I am not a perfect person. Far from it. But I am me, and I am the only me that ever has been, ever is, and ever will be. There will never be another me in all eternity. Some people might say, “Thank God!” with a tone of sarcasm, exasperation, or disapproval in their voices. But I say “Thank God!” with all the gratitude and joy I can muster. No, I am not perfect. I have made a ton of mistakes, and continue to falter and miss the mark of who I was created to be. But I have a God who is full of grace and love, and who has enabled me to realize how grateful I am for everything in my life – good, bad, boring, exciting, exhilarating, frightening, and everything else in between.

I will return to my home next week, even though I’ll continue to visit “the resort”. It will be different, though, because this week has happened, and it has made a permanent imprint in the essence of this place. Gratitude and grace. I am so very grateful that I have this wonderful retreat available to me for renewing my spirit and feeling God’s grace.

All I can say is “I am grateful.”

A Little Hen’s Lesson on Grace and Gratitude


After work today, I went over to my friend, George’s, house for an after-work glass of wine. As we were sitting on his outdoor swing, he told me that one of his hens had been stepped on by Raven, the horse, earlier today. He didn’t know how badly she was hurt, but hoped that she would be ok. He had picked her up and carried her to the hen house after it happened.

Of course, I had to put my glass of wine down and head for the hen house to check on the little injured one. The other 20 hens were happily clucking and scratching in the pasture, and followed us as we made our way down to the hen house. There she was, on the ground, inside the pen. She didn’t acknowledge George as he entered her space, while all of the other hens followed him like he was some kind of Pied Piper.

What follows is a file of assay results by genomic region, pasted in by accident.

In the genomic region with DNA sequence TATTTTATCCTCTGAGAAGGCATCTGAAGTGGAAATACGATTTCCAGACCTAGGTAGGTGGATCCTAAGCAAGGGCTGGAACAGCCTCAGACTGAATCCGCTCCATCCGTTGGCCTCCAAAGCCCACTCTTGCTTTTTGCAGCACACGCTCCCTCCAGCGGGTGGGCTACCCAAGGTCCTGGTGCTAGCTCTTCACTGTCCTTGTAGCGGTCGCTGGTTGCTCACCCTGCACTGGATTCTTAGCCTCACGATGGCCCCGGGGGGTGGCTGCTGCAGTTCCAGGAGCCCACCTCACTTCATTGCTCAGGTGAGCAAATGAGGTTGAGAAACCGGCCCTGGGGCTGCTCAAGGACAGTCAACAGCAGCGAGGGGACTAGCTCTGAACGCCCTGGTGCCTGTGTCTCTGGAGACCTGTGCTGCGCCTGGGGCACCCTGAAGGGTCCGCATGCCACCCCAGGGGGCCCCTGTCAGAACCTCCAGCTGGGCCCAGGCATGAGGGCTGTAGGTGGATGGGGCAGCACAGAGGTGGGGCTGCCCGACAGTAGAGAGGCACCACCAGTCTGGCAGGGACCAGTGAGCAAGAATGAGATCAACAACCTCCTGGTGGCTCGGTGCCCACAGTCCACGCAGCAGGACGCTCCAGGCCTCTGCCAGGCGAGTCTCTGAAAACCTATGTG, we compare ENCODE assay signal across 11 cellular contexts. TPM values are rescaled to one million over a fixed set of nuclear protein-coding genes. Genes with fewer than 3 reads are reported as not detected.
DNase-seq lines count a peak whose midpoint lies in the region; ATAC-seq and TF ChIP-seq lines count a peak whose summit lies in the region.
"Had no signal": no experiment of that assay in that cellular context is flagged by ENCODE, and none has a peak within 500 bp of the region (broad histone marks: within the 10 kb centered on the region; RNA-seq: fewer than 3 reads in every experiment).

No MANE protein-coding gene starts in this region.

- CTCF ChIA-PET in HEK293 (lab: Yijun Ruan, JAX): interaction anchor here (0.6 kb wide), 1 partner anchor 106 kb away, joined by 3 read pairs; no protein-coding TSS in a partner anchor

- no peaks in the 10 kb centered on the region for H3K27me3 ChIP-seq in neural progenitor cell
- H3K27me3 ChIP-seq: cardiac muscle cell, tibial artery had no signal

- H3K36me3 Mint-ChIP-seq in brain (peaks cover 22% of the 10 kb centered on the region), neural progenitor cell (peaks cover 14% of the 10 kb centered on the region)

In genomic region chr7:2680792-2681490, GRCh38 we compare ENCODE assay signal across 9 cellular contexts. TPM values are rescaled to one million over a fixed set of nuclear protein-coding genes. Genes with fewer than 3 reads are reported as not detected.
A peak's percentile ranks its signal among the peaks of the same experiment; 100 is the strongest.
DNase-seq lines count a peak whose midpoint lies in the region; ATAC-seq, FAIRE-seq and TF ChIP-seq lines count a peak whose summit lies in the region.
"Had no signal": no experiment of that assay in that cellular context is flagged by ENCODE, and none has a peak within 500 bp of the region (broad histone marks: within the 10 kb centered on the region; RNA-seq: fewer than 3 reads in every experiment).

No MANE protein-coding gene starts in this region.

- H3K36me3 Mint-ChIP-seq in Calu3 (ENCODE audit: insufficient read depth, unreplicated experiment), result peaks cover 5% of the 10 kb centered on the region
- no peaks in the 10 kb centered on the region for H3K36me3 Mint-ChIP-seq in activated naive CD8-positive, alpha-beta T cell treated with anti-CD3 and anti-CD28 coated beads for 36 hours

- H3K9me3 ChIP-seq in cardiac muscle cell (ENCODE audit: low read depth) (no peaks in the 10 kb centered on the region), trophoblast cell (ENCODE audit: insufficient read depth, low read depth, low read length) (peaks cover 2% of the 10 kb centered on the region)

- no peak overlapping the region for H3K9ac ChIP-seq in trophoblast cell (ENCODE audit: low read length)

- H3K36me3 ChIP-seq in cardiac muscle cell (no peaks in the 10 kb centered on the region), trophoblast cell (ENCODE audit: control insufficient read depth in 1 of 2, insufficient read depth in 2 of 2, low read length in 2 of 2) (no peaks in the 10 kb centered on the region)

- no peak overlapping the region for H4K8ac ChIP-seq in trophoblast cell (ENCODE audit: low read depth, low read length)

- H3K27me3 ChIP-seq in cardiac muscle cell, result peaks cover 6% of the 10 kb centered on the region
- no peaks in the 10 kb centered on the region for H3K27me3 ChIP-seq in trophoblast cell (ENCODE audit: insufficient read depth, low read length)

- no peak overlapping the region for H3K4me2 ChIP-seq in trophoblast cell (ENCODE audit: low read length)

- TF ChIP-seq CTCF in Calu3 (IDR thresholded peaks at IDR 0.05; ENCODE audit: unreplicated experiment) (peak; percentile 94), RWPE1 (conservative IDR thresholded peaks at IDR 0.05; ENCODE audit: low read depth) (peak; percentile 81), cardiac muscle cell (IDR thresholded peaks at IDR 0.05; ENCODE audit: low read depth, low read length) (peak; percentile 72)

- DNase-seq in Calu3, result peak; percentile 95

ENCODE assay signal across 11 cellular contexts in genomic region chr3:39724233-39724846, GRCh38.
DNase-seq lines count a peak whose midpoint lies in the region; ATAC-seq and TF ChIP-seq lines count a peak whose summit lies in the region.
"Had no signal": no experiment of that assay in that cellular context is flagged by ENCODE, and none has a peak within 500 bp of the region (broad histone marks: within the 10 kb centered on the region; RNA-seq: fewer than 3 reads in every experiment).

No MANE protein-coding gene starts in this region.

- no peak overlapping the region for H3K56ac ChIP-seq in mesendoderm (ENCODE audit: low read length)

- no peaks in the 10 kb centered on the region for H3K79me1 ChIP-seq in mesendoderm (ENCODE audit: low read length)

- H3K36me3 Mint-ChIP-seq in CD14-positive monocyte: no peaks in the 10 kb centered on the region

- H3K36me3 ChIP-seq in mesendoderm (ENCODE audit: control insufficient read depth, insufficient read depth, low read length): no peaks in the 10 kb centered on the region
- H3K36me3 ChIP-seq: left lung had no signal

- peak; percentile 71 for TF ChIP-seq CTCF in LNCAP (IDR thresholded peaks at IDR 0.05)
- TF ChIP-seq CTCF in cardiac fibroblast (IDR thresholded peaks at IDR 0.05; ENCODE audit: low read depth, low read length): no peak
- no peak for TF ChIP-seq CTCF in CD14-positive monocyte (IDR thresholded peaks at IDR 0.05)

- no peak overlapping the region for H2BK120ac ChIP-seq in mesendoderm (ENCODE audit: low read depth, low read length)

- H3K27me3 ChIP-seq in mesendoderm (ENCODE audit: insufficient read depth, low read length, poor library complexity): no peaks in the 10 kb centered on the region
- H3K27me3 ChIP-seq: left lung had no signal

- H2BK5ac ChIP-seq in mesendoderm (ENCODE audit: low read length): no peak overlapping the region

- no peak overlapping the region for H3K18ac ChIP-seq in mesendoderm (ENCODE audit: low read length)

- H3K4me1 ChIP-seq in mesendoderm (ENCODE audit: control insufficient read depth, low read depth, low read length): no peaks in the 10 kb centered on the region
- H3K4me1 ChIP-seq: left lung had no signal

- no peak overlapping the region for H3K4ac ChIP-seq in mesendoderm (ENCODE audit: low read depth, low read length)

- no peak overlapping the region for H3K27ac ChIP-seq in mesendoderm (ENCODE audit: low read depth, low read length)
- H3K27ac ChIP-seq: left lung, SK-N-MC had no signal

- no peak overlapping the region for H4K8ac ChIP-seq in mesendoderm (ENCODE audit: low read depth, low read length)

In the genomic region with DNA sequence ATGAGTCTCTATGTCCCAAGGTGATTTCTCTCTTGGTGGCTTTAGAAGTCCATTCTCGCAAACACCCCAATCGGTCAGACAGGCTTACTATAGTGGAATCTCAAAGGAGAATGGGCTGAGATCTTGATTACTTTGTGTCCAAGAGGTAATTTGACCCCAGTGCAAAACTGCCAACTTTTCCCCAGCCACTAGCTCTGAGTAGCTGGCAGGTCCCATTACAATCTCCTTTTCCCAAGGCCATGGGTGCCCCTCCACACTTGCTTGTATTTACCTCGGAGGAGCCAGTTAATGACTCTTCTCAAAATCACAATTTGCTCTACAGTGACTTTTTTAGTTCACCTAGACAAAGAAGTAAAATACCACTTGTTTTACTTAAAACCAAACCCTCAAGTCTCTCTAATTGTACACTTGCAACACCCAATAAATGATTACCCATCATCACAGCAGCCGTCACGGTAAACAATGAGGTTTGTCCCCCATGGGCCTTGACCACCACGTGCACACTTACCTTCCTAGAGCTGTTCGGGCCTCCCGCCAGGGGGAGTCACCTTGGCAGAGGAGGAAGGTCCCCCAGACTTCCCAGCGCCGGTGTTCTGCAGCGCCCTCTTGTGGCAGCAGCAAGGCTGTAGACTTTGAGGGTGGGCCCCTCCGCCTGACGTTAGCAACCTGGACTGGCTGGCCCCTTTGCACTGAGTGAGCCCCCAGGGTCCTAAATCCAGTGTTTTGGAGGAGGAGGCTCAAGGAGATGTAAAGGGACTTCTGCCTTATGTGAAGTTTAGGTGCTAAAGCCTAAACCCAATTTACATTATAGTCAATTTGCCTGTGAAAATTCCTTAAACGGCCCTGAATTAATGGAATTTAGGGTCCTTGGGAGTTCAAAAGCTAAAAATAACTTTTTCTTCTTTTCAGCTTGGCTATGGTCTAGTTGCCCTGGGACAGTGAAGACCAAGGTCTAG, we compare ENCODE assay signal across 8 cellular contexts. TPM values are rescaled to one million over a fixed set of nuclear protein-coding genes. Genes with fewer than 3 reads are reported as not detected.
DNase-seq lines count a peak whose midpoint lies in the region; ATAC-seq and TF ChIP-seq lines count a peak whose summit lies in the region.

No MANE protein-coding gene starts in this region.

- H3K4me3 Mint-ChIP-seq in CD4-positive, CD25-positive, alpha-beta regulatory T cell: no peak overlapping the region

While George went to the barn, followed by all 20 of the healthy hens, to get some scratch feed to throw out to them, I went over to the little hen and picked her up. She didn’t object, but let me gently hold her close to my heart and stroke her sweet little back. I felt around her body to see if I could detect any broken bones, but I am not a chicken expert, and I couldn’t tell how badly injured she was. She didn’t object, though, and nestled her head against my chest. I instinctively knew that she was hurting, although there was no way for her to tell me. I held her close and talked to her. I told her what a good little hen she was and how much we appreciated all of the eggs she has laid for us this past year. I thanked her for being such a loyal friend and a good hen. I also told her that Raven didn’t mean to hurt her, that is was an accident. As I lovingly caressed her and spoke gently to her, I thought about grace and gratitude that I have been concentrating on for the past three days in the meditation program that I am participating in. It all came home to me clearly as I held this sweet little hen in my arms and prayed for her to get well.


With tears streaming down my face, I placed her into one of the nests. George brought over some scratch feed, and I held it out to her in my open hand. She eagerly ate all that I had, and then drank some water from a cup he brought for her. I didn’t want to leave her, but knew there was nothing more tonight that I could do. I petted her for a few more minutes, wished her a good night’s sleep, and took George’s hand to walk back to the house.


My little hen doesn’t have a name. If she gets better overnight and is well tomorrow, I probably won’t be able to tell which one she is – all 21 of the hens look pretty much alike. She will just be one of the flock, laying eggs and enjoying scratching for bugs and other good things to eat. But if she doesn’t get better, I know that I did all that I could for her, and I left her in the hands of her guardian angel to watch over her tonight.

I don’t know what tomorrow will bring for this little hen, or for me. None of us know what is waiting for us in the new day. But one thing I know for sure – I experienced the true essence of gratitude and grace this evening as I held this sweet little bird in my arms and felt her returning my gratitude to me with all the grace God gave her to offer. I will say a prayer for her tonight and know that whatever happens, she is safe and secure in God’s love.